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Bacon's Rebellion

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122        NARRATIVES OF THE INSURRECTIONS        [1676

which (the doors of the house being fast lock’d on them) many
by threats, Force and Feare were feigne to subscribe. The
tenor of the oath1 is as follows:

     1. You are to oppose what Forces shall be sent out of England
by his Majesty against mee, till such tyme I have acquainted the
King with the state of this country, and have had an answer.

     2 . You shall sweare that what the Governor and councill have
acted is illegal and destructive to the country, and what I have
done is according to the Lawes of England.

     3. You shall sweare from your hearts that my comission is law-
full and legally obtained.

     4. You shall sweare to divulge what you shall heare at any
time spoken against mee.

      5. You shall keepe my secrets, and not discover them to any person.

     Copyes of this oath are sent to all or most of the countyes
of Virginia, and by the Magistrates and others of the respes-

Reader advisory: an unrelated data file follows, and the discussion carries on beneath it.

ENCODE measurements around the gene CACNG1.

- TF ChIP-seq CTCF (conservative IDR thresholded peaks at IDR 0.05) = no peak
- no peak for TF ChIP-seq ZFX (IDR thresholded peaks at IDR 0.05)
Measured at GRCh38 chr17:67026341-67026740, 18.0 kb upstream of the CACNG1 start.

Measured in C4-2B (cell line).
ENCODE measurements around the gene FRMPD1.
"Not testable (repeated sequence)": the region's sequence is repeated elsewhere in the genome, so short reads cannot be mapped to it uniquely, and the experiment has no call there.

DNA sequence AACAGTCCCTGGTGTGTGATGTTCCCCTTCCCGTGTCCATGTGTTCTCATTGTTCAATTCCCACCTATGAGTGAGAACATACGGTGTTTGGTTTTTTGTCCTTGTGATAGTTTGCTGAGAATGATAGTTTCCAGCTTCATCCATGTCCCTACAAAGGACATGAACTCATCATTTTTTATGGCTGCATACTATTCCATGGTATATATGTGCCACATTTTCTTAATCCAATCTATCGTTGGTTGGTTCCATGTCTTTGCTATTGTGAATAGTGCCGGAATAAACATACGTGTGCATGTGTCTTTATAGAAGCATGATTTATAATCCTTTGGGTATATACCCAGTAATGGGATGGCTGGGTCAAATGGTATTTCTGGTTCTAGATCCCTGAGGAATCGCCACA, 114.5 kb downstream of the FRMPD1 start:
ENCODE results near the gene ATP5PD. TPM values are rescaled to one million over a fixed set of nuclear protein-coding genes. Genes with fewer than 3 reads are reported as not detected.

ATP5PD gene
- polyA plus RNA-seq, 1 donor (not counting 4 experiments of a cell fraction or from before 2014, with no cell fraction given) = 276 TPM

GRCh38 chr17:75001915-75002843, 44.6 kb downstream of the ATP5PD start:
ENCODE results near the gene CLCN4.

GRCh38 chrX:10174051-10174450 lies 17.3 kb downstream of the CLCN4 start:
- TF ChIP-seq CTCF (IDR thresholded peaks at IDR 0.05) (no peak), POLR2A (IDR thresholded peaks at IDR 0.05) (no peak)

tive Precincts administered to the People, which none (or very
few) for feare or Force durst or did refuse. To Perfect all at
once, and to make all secure, which soe long as the Governour
was at Liberty they thought could not bee, But that hee would
still seeke means whereby to regaine his Place and authority,
and not to be soe basely extruded that high Trust lawfully
residing in him, They take Capt. Larrimore’s ship by sur-
prize, man her with 200 men and Guns to goe to Accomack
and seize the Governour, Pretending to send him home Pris-
oner to his Ma’tie for to receive Tryall of his demeritts towards
his Majesties subjects of Virginia, and for the likely losse of that
Colony for want of due and tymely care for the Preserva-
tion of it against the dayly Incursions and Encroachments of
the Native Salvages, who had destroy’d and laid wast the

by Giles Bland, when Thorp was by drink bereaved of his common reason,” but
afterward refused to take up arms in the insurgent cause. As a result he and his
wife were imprisoned by Bacon and plundered of property worth £1200, while
Berkeley stripped him of the remainder of his estate (Virginia Magazine, V. 67;
Acts P. C. Col
., I., §1189).

      1Three oaths were exacted by Bacon: one shortly after June 25 at the ren-
dezvous, Falls of James River, just before the march against the Indians; the
second, the “illegal” oath, at Middle Plantation; and the third, the same as the
second, taken by the Gloucester men at Tindall’s Point in October.

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